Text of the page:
Gallows, a hardcore punk band from Watford, Hertfordshire, have been getting quite a bit of attention in NME for a recent gig at a pub London’s Old Blue Pub. Singer Frank Carter was instrumental in leading the crowd to tear the place apart, destroying several chandeliers and a few antique chairs. Having been out of the hardcore/punk loop for many years now, I was a little bit surprised to see such wanton acts of old-school violence getting so much attention from NME.
For a number of reasons, violence has always been tied to the punk rock myth. In the UK during the mid to late 70s, punks rioted and spit to express their frustration with a faltering economy and a broken society. In the United States, much of the violence could be attributed to suburban boredom, as many of the influential hardcore groups came from the suburbs of Washington DC, New York and LA. While I do enjoy going to shows and seeing people dance, and maybe shake each other a bit. But seriously, I am bored by punk violence. There is nothing entertaining about seeing someone getting punched in the face while they’re trying to enjoy a show.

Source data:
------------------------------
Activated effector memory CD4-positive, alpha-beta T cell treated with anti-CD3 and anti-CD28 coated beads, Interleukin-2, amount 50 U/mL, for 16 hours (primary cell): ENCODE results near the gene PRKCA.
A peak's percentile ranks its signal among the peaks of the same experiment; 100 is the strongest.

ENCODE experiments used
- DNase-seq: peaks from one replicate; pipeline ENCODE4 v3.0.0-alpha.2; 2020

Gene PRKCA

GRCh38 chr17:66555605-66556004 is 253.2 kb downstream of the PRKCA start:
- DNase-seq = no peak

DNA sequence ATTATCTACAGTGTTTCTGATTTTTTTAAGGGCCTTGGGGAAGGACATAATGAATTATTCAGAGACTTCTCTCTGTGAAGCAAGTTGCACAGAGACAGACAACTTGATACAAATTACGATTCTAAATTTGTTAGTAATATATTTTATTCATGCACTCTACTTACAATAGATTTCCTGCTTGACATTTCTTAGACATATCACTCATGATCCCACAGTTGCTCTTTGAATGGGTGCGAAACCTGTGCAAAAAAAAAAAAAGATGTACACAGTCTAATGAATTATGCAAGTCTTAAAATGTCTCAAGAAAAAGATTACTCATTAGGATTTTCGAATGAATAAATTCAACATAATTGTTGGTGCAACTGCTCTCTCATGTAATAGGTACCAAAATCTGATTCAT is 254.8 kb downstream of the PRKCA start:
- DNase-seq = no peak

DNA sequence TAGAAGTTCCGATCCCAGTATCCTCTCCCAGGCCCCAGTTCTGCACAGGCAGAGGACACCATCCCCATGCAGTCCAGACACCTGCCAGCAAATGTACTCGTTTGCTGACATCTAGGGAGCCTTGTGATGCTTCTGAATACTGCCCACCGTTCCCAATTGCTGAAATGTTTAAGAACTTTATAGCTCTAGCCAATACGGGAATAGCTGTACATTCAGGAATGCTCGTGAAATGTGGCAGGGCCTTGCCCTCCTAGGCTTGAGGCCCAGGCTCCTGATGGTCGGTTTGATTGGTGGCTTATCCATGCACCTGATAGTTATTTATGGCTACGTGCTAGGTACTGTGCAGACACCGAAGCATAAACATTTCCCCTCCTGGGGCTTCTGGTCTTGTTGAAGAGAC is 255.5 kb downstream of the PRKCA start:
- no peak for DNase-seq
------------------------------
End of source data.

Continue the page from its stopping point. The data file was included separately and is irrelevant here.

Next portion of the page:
Furthermore, violence at shows is pointless because it can lead to the closure of venues. Thanks to Gallows, it may be possible that no other band may be allowed to play at the Old Blue Pub. That’s fine for them, considering that they’ve got a million dollar deal with Warner Brothers. But for all the little bands that may not have a million places to play this is another hurdle. I remember hearing about VFW halls in New York and New Jersey that refused to have punk or hardcore shows after kids did stupid things like shitting in a cup and leaving it for some old vet to find. It’s sabotage, and it’s stupid.
Gallows' "Staring at the Rude Bois (Ft. Lethal Bizzle)"
BONUS: Footage from the infamous North London Poly Riot, where fans destroyed an entire Student Hall during a performance by the Jesus & Mary Chain.